Through the bare trees I could see down the eastern and western slopes of the Blue Ridge Mountains. The wind climbing the gap came in breaths, and the sunset cast the building clouds in a dazzling gold.
If you’ve been in the wilderness at night, you know it can get dark. It strikes me how rarely I’m in a place with absolutely no artificial light—no streetlights yellowing my bedroom blinds, no microwave clock bathing my kitchen in a green glow. In the woods on a moonless night, you can maybe catch the arc of your tent, or the tree branches directly above against a backdrop of stars, but you’re in the thick of it. It can make one feel vulnerable and alone.
"no streetlights yellowing my bedroom blinds, no microwave clock bathing my kitchen in a green glow."
That night near Rabun Bald, I woke in the very early morning to absolute black, the kind of dark I’d last experienced in Mammoth Cave when the tour guide cut the lights. Confused and a little afraid, I switched on my headlamp and opened my tent, and a plume of fog billowed inside.
I’d camped at about 4,000 feet, and in the night north Georgia’s ceiling had descended. I was in a cloud. With my headlamp shining its brightest, I only had 15 feet of visibility. Switched off, there was nothing. No ground, no sky. I couldn’t see my hand in front of my face.
I decided to get an early start back on the trail. Night hiking wasn’t my plan, and neither was the fog, but there was a full day’s trek to my car and rain was coming. I started packing up inside my tent, and it’s important to note here how quiet it was. The fog muffled whatever breeze came through. The only sound was condensation dripping off the trees. There’s just no substitute for this kind of silence. Early morning on that mountain there was so little to sense, and that really makes you feel like you’re the only thing on earth.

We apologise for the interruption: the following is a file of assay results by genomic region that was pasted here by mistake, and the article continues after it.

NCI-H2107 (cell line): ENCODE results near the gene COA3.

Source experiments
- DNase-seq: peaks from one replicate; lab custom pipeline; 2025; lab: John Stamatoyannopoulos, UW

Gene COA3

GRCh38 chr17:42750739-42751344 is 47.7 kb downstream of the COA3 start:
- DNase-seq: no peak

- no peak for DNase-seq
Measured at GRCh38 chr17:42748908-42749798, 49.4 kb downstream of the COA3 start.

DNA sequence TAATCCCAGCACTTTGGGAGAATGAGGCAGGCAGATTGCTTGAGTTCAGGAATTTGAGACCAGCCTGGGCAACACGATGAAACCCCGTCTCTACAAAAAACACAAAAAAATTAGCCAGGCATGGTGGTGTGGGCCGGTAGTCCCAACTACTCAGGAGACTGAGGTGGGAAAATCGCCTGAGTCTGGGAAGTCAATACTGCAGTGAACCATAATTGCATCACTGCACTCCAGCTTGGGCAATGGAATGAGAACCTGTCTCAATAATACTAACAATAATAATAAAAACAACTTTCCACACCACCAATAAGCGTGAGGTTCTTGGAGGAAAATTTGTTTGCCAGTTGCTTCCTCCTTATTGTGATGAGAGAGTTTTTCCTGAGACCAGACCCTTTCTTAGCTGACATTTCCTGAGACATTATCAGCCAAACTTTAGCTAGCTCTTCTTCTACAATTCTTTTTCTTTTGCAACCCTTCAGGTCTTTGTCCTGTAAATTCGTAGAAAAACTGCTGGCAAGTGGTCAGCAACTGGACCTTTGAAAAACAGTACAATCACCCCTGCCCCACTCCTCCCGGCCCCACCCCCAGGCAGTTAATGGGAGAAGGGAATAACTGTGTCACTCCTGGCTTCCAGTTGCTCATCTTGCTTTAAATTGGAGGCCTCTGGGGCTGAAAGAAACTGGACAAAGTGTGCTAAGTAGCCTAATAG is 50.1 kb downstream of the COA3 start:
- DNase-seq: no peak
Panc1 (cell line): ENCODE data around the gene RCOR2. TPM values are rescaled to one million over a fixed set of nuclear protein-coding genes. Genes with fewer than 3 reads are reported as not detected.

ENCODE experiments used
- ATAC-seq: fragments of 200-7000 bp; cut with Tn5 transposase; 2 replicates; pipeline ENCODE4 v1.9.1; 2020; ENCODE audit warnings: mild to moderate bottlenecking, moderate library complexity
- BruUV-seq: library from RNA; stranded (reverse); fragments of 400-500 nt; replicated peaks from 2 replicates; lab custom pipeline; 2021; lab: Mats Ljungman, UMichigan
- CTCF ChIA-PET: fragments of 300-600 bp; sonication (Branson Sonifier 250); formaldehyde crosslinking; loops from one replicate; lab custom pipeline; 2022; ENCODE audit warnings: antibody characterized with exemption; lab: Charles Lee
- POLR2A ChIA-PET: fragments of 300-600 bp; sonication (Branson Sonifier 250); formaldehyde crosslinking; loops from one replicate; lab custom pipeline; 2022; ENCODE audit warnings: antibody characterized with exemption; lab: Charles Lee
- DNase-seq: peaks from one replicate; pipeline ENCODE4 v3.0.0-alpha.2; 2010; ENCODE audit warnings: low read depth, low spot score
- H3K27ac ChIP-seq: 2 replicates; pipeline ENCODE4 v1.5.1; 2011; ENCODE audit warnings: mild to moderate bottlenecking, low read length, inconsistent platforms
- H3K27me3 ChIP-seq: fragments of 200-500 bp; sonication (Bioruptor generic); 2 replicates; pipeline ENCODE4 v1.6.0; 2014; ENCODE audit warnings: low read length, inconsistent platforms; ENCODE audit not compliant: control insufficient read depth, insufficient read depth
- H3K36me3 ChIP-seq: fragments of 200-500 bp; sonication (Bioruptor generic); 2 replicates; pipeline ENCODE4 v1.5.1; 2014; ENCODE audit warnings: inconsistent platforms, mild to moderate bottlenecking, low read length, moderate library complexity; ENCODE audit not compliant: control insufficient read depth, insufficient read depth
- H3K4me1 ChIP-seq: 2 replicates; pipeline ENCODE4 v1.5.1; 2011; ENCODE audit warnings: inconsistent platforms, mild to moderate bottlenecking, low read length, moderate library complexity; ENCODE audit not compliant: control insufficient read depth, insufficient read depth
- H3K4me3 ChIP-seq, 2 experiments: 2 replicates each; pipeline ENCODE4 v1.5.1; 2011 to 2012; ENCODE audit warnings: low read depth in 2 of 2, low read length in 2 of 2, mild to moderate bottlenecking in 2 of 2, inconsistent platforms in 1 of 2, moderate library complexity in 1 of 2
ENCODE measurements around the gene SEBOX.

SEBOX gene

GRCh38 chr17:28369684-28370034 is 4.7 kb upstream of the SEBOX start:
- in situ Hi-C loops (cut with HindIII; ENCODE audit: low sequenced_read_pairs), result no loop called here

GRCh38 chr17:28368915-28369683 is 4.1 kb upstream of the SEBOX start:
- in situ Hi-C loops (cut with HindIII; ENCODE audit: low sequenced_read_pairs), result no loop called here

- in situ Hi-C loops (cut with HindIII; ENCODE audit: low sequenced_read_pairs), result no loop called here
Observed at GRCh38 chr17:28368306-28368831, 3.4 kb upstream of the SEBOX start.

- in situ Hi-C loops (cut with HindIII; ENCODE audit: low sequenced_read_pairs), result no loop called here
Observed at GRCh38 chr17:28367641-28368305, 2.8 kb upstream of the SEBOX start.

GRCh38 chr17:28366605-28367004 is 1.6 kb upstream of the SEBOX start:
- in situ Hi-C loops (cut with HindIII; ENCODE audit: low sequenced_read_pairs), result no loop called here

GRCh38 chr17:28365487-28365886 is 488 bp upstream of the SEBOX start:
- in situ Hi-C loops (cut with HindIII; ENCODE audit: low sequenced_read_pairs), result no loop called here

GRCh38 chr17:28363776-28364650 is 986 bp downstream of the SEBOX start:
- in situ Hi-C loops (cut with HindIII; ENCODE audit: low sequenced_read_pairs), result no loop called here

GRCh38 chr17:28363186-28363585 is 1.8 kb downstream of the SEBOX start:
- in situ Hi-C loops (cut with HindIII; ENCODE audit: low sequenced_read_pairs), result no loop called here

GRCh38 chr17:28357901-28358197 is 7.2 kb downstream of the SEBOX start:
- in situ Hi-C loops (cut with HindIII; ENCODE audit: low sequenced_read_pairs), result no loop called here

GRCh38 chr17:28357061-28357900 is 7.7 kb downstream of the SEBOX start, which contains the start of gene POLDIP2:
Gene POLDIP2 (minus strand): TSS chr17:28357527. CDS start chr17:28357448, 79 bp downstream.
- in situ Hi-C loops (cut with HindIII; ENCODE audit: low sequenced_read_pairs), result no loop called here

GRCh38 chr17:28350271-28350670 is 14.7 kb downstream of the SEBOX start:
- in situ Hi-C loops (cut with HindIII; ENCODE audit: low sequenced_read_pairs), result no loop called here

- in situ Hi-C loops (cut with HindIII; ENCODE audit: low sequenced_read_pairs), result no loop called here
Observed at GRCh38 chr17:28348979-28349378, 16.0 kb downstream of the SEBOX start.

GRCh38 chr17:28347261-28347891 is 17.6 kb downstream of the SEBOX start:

But I wasn’t alone. You never are in the wilderness.
All of the sudden there was this flutter, this desperate flapping against my tent. At first I thought bear. When I’m startled in the woods my mind shoots to the worst-case scenario, no matter how unlikely given the season or the lack of grunts, footsteps, or other bear noises. Then I thought person—someone tapping frantically on my tent to get my attention or to screw with me or to warn me of something. But it became clear the source of the disturbance was small. It could fly. And it was stuck between my tent’s outer shell and its inner webbing. My heart was thumping, but the picture grew clearer. Four in the morning, zero visibility, my headlamp on as I packed my things. I’d trapped a bat.